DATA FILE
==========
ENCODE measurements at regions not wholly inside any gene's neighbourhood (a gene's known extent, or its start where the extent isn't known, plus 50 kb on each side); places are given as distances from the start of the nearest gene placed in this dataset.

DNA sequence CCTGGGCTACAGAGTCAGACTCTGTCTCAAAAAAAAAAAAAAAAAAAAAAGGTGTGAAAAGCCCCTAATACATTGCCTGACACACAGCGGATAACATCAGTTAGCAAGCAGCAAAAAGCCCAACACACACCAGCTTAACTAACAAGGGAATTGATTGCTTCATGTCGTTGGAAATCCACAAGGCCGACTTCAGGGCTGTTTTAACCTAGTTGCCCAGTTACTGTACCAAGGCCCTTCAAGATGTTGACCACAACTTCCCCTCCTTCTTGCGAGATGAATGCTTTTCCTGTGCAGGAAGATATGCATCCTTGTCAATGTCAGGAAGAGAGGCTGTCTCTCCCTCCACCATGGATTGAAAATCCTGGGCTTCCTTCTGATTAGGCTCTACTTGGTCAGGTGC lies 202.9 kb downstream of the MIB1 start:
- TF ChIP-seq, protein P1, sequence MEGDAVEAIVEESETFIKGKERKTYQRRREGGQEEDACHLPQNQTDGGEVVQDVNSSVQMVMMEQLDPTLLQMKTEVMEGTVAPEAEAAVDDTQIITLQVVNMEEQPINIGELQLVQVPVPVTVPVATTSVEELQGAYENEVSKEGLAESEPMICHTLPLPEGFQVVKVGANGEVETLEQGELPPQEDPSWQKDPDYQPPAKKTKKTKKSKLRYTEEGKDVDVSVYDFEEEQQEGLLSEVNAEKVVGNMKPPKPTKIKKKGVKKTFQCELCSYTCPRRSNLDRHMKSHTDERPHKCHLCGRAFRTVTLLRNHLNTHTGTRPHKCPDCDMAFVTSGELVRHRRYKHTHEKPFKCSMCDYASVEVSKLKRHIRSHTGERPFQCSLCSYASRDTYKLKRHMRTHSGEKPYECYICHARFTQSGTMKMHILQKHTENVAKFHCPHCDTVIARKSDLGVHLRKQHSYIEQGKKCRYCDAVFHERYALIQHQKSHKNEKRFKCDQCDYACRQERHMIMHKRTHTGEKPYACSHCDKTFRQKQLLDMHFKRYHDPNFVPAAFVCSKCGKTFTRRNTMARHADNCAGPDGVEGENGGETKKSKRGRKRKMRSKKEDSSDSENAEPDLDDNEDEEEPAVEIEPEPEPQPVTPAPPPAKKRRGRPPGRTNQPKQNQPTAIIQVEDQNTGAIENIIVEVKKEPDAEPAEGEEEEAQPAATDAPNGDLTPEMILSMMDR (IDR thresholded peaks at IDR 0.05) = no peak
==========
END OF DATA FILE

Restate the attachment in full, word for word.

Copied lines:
ENCODE measurements at regions not wholly inside any gene's neighbourhood (a gene's known extent, or its start where the extent isn't known, plus 50 kb on each side); places are given as distances from the start of the nearest gene placed in this dataset.

DNA sequence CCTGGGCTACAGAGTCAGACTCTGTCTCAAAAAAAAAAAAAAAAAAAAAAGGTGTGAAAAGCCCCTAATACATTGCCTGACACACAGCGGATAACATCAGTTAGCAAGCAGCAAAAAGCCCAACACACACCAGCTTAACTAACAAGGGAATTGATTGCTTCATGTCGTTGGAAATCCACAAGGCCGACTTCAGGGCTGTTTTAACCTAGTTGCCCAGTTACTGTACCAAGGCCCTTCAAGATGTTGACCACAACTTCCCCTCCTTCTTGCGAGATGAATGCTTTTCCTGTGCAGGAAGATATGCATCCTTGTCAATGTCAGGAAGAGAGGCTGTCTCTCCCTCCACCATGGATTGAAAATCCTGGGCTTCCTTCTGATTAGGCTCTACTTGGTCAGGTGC lies 202.9 kb downstream of the MIB1 start:
- TF ChIP-seq, protein P1, sequence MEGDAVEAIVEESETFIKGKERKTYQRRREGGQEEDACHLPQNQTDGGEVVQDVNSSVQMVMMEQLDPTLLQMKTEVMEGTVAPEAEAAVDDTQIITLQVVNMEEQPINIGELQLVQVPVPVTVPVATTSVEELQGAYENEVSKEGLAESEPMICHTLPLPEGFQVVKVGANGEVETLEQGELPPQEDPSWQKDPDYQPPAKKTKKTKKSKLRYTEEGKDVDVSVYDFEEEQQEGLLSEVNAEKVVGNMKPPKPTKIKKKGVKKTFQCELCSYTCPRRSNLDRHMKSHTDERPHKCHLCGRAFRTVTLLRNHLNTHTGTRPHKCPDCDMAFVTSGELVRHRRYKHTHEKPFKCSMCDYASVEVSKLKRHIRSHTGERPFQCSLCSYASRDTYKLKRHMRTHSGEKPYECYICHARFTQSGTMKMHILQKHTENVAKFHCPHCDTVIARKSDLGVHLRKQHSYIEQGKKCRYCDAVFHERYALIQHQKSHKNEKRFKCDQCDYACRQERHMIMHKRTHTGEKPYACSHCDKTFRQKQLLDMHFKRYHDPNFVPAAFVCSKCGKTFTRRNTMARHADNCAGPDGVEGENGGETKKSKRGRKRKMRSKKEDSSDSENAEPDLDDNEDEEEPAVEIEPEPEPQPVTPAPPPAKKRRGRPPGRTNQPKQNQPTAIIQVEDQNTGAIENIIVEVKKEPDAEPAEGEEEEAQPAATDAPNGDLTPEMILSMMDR (IDR thresholded peaks at IDR 0.05) = no peak